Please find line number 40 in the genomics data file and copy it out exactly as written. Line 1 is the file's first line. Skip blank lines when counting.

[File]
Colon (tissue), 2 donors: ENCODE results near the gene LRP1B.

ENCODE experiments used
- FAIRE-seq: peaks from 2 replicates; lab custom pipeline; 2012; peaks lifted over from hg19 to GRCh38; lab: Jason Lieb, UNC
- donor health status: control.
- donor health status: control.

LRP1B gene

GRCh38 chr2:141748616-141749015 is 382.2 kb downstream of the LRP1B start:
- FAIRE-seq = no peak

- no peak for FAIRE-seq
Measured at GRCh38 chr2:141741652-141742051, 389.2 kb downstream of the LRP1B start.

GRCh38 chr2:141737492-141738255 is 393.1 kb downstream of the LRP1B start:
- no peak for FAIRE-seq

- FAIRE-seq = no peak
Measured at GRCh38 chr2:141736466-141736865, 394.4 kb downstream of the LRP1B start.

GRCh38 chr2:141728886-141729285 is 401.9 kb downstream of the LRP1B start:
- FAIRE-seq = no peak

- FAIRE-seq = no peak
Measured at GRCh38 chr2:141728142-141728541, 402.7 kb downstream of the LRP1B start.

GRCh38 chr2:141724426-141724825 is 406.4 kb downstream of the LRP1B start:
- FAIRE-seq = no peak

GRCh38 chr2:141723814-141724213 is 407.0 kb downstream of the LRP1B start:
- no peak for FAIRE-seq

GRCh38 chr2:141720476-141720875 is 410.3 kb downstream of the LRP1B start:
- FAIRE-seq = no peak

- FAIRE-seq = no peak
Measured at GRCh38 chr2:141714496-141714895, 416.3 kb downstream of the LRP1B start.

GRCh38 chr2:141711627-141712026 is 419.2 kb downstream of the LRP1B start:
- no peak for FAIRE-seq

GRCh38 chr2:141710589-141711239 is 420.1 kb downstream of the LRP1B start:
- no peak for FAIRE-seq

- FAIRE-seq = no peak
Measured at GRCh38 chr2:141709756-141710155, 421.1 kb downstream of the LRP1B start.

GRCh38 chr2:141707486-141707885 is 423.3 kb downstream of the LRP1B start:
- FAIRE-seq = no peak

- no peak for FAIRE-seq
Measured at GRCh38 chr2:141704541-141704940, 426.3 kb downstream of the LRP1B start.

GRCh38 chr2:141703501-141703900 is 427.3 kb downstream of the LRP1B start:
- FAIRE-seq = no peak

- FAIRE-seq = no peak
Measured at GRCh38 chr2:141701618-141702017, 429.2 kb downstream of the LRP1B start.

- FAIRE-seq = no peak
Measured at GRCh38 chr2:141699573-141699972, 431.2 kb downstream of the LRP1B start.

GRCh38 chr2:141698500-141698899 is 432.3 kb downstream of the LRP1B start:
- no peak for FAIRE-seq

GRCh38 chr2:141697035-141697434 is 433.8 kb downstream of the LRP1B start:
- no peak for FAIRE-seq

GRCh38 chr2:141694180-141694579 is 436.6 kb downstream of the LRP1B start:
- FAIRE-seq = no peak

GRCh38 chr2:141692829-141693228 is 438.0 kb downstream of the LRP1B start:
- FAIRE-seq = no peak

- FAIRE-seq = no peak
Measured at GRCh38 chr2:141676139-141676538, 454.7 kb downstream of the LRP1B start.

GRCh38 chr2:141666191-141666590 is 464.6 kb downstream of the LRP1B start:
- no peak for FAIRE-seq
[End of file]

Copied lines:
Measured at GRCh38 chr2:141701618-141702017, 429.2 kb downstream of the LRP1B start.